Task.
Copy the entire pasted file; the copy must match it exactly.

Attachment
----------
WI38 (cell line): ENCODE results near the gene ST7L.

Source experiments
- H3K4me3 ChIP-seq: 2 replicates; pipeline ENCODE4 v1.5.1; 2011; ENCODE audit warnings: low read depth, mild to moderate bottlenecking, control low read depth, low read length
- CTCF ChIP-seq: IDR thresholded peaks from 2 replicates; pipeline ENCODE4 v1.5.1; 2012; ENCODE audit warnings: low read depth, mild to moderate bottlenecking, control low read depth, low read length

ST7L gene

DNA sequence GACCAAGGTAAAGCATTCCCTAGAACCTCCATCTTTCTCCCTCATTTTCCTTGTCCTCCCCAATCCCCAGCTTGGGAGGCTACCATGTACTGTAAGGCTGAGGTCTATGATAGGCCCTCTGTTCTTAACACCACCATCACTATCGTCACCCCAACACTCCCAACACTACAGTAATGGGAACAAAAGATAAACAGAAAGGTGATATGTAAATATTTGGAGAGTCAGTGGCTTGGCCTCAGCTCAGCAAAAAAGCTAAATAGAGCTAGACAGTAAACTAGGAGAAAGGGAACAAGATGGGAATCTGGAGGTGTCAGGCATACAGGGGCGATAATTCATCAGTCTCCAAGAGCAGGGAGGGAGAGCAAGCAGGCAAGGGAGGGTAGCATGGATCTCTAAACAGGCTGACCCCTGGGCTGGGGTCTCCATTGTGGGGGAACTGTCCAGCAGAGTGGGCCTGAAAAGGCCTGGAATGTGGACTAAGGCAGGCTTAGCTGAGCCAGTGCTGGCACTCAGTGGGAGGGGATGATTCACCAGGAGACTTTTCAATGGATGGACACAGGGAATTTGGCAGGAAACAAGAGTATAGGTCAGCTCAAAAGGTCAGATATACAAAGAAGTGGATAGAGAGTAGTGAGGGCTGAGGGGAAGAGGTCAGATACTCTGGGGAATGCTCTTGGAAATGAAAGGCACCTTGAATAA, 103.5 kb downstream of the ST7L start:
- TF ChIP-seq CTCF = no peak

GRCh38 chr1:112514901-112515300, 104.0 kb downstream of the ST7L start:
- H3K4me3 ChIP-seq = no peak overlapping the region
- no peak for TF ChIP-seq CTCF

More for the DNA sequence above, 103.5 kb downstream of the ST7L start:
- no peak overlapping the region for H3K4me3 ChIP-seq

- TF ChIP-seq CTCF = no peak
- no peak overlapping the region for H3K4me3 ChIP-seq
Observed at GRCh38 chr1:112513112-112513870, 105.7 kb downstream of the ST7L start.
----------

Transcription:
WI38 (cell line): ENCODE results near the gene ST7L.

Source experiments
- H3K4me3 ChIP-seq: 2 replicates; pipeline ENCODE4 v1.5.1; 2011; ENCODE audit warnings: low read depth, mild to moderate bottlenecking, control low read depth, low read length
- CTCF ChIP-seq: IDR thresholded peaks from 2 replicates; pipeline ENCODE4 v1.5.1; 2012; ENCODE audit warnings: low read depth, mild to moderate bottlenecking, control low read depth, low read length

ST7L gene

DNA sequence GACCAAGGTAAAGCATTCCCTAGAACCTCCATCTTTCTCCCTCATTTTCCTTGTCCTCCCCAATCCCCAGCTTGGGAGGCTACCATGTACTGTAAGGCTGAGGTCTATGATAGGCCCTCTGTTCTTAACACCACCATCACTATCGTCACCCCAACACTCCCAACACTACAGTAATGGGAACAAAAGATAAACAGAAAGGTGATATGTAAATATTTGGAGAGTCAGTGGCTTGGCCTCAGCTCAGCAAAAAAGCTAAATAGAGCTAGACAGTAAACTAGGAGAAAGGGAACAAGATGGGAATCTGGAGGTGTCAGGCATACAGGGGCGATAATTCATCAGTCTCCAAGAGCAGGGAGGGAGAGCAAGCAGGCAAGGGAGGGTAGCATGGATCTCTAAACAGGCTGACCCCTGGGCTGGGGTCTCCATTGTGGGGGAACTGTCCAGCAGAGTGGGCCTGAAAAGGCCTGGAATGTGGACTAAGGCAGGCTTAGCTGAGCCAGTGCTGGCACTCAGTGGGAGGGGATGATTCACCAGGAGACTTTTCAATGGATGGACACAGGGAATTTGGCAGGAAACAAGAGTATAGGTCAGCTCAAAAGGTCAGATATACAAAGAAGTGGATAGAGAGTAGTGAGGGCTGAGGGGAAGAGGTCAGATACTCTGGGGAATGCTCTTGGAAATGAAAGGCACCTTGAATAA, 103.5 kb downstream of the ST7L start:
- TF ChIP-seq CTCF = no peak

GRCh38 chr1:112514901-112515300, 104.0 kb downstream of the ST7L start:
- H3K4me3 ChIP-seq = no peak overlapping the region
- no peak for TF ChIP-seq CTCF

More for the DNA sequence above, 103.5 kb downstream of the ST7L start:
- no peak overlapping the region for H3K4me3 ChIP-seq

- TF ChIP-seq CTCF = no peak
- no peak overlapping the region for H3K4me3 ChIP-seq
Observed at GRCh38 chr1:112513112-112513870, 105.7 kb downstream of the ST7L start.